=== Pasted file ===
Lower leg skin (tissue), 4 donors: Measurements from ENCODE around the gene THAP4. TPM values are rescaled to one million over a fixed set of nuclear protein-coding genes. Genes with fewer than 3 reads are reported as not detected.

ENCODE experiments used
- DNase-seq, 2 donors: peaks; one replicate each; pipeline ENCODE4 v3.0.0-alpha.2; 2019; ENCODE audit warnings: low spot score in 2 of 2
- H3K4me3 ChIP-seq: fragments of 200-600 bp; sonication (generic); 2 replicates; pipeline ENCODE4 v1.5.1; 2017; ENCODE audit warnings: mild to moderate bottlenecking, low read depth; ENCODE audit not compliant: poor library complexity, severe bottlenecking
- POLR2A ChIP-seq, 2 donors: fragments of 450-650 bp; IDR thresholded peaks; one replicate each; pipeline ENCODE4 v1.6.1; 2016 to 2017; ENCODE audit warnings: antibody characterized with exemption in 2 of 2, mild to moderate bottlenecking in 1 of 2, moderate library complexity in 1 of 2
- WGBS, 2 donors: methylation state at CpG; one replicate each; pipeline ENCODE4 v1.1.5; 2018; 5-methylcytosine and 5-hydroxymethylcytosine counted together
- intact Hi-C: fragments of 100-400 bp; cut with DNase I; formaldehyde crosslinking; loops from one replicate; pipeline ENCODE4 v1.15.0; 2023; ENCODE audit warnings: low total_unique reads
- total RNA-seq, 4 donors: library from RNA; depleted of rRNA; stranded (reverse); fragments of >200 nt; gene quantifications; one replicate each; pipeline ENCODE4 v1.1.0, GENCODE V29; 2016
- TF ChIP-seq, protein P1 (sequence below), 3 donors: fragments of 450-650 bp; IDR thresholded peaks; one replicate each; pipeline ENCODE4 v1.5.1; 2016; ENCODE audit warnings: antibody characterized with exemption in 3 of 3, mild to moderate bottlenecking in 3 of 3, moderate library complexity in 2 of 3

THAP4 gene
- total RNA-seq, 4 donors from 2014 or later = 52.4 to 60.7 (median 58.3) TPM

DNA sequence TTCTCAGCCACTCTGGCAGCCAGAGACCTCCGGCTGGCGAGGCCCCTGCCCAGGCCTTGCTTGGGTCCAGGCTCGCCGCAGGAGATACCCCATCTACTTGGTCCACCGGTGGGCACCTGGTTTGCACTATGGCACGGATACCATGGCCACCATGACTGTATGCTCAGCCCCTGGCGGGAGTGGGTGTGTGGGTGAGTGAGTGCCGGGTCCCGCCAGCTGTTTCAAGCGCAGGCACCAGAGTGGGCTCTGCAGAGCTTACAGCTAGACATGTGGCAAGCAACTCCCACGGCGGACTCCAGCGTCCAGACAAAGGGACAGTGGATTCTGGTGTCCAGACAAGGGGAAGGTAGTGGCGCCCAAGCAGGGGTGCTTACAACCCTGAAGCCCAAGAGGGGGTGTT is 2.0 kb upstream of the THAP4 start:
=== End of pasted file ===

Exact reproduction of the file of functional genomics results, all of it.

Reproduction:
Lower leg skin (tissue), 4 donors: Measurements from ENCODE around the gene THAP4. TPM values are rescaled to one million over a fixed set of nuclear protein-coding genes. Genes with fewer than 3 reads are reported as not detected.

ENCODE experiments used
- DNase-seq, 2 donors: peaks; one replicate each; pipeline ENCODE4 v3.0.0-alpha.2; 2019; ENCODE audit warnings: low spot score in 2 of 2
- H3K4me3 ChIP-seq: fragments of 200-600 bp; sonication (generic); 2 replicates; pipeline ENCODE4 v1.5.1; 2017; ENCODE audit warnings: mild to moderate bottlenecking, low read depth; ENCODE audit not compliant: poor library complexity, severe bottlenecking
- POLR2A ChIP-seq, 2 donors: fragments of 450-650 bp; IDR thresholded peaks; one replicate each; pipeline ENCODE4 v1.6.1; 2016 to 2017; ENCODE audit warnings: antibody characterized with exemption in 2 of 2, mild to moderate bottlenecking in 1 of 2, moderate library complexity in 1 of 2
- WGBS, 2 donors: methylation state at CpG; one replicate each; pipeline ENCODE4 v1.1.5; 2018; 5-methylcytosine and 5-hydroxymethylcytosine counted together
- intact Hi-C: fragments of 100-400 bp; cut with DNase I; formaldehyde crosslinking; loops from one replicate; pipeline ENCODE4 v1.15.0; 2023; ENCODE audit warnings: low total_unique reads
- total RNA-seq, 4 donors: library from RNA; depleted of rRNA; stranded (reverse); fragments of >200 nt; gene quantifications; one replicate each; pipeline ENCODE4 v1.1.0, GENCODE V29; 2016
- TF ChIP-seq, protein P1 (sequence below), 3 donors: fragments of 450-650 bp; IDR thresholded peaks; one replicate each; pipeline ENCODE4 v1.5.1; 2016; ENCODE audit warnings: antibody characterized with exemption in 3 of 3, mild to moderate bottlenecking in 3 of 3, moderate library complexity in 2 of 3

THAP4 gene
- total RNA-seq, 4 donors from 2014 or later = 52.4 to 60.7 (median 58.3) TPM

DNA sequence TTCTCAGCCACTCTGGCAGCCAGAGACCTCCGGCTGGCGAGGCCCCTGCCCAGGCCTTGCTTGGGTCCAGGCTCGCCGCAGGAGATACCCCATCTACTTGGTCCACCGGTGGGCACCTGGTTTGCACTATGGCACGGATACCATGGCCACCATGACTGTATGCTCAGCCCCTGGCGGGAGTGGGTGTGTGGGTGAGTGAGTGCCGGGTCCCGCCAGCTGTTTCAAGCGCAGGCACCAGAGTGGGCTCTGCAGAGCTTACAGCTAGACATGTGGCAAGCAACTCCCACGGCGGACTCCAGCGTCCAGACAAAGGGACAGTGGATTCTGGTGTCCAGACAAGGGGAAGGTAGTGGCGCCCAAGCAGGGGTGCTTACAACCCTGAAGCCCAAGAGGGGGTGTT is 2.0 kb upstream of the THAP4 start: